Sense of coherence and psychological well-being: improvement with age
2010 (English)In: Journal of Epidemiology and Community Health, ISSN 0143-005X, E-ISSN 1470-2738, Vol. 64, no 4, 347-352 p.Article in journal (Refereed) Published
Background Psychological well-being is important for individuals, communities and health services throughout the world because of the costs associated with psychological ill-health and the loss of quality of life for those affected and their relatives. Following a salutogenic approach, there is a link between health-promoting resources, such as generalised resistance resources and a positive state of health. Generalised resistance resources have been proposed to relate to an individual's sense of coherence (SOC). The objectives of the present study were (i) to investigate SOC in relation to age and sex, (ii) to investigate psychological wellbeing in relation to age and sex, and (iii) to investigate the relationship between generalised resistance resources and psychological well-being. Methods A random sample of 43 598 respondents (54% female) aged 18-85 years participated in the present study via a postal survey questionnaire. SOC was measured by the SOC-13 and well-being by the General Health Questionnaire-12 questionnaire. Results Males had both stronger SOC and well-being compared to females. There was a relationship between SOC and age, with stronger SOC in the older age groups. There was a larger proportion of individuals who experienced well-being as a function of age. In addition, an increase in SOC was related to a decrease in psychological well-being, that is, a stronger SOC corresponded to higher well-being. Conclusion Males showed a stronger SOC and more well-being than females. Moreover, SOC and well-being increased with age in both sexes. Our findings suggest that SOC may develop over a entire lifetime.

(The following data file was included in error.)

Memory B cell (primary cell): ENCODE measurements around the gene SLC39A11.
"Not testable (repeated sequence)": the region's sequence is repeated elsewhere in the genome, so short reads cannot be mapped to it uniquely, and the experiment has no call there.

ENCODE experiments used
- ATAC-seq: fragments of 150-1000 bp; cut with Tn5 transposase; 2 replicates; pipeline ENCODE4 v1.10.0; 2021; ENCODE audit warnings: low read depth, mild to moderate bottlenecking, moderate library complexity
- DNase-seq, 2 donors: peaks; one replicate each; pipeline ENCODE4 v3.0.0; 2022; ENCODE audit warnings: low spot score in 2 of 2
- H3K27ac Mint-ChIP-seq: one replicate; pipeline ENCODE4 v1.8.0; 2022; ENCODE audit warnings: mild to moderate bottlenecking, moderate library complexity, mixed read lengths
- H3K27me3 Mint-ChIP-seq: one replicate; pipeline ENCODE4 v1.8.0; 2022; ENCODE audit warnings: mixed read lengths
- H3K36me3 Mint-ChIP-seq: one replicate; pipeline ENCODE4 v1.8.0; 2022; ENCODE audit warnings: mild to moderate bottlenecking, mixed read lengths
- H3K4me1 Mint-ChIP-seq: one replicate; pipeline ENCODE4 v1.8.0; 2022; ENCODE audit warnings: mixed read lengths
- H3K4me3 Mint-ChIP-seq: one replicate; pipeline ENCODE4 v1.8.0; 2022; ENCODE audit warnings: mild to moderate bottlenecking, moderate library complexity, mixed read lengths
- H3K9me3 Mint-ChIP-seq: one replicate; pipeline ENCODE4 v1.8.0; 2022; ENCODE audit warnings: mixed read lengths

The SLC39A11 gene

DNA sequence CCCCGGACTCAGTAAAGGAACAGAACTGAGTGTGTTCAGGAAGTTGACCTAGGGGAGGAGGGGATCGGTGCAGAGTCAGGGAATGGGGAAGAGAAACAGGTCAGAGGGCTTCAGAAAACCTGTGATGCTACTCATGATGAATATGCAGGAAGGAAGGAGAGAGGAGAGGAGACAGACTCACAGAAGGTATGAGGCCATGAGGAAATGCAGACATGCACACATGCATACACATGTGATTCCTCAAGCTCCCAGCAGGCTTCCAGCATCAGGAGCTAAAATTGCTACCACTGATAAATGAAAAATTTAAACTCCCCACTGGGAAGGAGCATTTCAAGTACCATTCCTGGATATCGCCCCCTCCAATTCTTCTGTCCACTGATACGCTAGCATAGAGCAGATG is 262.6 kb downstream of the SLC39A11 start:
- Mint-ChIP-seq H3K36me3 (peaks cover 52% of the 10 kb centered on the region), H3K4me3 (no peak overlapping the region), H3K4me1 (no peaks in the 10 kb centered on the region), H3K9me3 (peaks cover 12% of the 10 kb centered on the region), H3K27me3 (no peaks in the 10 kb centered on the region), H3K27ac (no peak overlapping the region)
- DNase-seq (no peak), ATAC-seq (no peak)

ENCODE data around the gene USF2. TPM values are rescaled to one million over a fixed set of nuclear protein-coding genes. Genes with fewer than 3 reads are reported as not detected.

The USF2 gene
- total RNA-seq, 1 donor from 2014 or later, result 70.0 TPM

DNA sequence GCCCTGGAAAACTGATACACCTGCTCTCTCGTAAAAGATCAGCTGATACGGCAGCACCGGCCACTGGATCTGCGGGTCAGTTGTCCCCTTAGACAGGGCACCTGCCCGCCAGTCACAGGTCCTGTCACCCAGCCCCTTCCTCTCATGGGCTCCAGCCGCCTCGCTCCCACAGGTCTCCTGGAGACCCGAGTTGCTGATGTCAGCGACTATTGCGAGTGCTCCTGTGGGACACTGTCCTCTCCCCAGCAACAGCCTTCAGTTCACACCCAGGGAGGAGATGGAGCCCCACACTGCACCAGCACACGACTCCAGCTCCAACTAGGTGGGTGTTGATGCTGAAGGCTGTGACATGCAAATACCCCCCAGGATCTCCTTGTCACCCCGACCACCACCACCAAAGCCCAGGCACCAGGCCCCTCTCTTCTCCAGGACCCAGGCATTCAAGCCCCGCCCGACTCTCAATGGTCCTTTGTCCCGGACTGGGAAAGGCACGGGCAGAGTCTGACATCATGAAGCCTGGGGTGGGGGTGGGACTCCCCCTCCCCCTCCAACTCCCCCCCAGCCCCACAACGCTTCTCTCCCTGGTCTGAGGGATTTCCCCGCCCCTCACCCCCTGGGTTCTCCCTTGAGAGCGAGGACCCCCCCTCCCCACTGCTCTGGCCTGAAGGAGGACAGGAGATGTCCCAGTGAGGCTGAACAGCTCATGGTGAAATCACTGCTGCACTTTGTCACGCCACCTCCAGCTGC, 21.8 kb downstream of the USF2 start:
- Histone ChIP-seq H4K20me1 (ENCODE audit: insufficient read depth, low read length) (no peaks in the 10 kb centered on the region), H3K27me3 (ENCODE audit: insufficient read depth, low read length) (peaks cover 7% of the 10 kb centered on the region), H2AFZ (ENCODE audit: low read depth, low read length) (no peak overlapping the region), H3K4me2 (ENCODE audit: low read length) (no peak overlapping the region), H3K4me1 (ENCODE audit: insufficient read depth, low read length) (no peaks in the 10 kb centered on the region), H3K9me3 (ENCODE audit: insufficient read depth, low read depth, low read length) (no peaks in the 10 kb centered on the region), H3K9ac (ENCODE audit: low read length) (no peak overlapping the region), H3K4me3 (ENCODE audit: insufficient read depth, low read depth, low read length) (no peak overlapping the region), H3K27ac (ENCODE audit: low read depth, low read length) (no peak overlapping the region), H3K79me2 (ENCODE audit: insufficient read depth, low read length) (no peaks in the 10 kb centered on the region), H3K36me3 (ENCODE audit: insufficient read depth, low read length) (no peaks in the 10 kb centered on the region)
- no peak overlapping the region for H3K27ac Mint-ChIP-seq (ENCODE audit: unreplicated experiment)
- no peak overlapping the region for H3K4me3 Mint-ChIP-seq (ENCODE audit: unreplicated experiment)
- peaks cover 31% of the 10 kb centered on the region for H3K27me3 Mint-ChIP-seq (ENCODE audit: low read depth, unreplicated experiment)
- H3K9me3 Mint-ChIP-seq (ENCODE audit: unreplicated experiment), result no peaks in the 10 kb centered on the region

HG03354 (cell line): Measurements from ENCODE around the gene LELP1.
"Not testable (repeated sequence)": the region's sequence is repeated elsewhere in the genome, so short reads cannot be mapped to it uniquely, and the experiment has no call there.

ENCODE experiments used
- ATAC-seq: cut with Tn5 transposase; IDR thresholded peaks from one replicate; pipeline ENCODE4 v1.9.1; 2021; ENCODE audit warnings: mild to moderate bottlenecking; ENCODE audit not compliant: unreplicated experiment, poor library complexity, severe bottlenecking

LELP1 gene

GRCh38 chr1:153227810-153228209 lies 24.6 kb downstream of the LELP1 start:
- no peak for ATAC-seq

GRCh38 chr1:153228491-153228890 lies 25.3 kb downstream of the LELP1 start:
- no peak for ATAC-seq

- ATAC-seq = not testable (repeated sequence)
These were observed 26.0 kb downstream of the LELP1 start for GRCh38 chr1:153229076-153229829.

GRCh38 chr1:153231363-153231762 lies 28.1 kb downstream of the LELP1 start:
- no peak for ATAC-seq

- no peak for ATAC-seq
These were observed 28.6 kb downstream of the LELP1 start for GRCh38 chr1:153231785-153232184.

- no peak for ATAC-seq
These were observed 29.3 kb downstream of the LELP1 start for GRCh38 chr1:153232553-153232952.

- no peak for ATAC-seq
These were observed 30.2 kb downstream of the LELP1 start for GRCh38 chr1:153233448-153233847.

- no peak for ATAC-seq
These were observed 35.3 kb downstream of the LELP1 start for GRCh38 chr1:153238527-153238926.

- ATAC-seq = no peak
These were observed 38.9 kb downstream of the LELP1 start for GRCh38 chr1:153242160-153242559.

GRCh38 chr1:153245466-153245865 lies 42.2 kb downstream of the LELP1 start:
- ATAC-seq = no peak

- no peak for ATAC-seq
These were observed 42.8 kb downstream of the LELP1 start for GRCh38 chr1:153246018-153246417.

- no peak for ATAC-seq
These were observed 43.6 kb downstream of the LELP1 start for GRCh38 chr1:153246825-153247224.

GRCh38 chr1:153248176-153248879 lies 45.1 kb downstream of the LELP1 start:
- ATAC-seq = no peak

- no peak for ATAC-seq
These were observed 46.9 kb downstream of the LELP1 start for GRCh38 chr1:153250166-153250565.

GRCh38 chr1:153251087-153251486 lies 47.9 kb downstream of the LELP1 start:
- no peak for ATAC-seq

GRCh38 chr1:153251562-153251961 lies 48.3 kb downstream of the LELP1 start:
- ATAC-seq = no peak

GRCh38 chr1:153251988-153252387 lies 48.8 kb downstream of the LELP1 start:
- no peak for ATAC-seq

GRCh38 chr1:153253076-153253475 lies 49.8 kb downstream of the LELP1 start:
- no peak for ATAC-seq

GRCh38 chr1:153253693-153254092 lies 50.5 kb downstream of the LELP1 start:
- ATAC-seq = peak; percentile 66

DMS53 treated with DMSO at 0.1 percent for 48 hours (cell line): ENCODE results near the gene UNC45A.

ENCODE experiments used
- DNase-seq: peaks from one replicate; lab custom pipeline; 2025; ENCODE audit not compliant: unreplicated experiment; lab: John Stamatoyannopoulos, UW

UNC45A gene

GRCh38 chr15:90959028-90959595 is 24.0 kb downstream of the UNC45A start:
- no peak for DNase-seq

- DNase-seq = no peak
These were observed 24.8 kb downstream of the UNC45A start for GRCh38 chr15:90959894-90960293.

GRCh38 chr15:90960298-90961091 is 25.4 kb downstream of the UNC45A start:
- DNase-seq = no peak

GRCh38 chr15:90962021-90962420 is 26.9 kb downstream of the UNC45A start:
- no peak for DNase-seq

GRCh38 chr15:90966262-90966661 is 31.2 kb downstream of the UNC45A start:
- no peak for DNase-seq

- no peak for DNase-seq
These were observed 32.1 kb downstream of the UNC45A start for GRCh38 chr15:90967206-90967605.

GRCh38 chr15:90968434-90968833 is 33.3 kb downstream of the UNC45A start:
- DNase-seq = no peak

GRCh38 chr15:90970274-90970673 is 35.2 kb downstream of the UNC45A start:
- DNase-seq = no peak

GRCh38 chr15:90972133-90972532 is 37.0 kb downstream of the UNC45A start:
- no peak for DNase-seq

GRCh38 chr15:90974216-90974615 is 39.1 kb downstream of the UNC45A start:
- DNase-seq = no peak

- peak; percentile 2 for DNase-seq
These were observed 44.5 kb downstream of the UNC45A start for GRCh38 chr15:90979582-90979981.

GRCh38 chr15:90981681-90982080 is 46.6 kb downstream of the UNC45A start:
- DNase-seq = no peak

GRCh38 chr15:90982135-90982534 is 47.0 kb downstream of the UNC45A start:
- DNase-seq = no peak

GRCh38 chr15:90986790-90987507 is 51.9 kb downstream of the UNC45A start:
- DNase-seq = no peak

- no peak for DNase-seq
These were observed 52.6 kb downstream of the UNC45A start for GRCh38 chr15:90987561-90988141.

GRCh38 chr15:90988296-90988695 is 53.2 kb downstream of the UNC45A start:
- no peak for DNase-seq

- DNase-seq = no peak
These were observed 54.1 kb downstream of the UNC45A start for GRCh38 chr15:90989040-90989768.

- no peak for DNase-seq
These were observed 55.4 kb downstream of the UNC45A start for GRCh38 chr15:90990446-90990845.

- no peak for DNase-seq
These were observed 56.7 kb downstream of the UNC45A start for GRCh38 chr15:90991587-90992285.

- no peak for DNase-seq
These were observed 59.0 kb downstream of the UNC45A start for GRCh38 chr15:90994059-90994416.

Place, publisher, year, edition, pages
2010. Vol. 64, no 4, 347-352 p.
Medical and Health Sciences
IdentifiersURN: urn:nbn:se:uu:diva-136652DOI: 10.1136/jech.2008.081174ISI: 000276032900014PubMedID: 19692734OAI: oai:DiVA.org:uu-136652DiVA: diva2:377331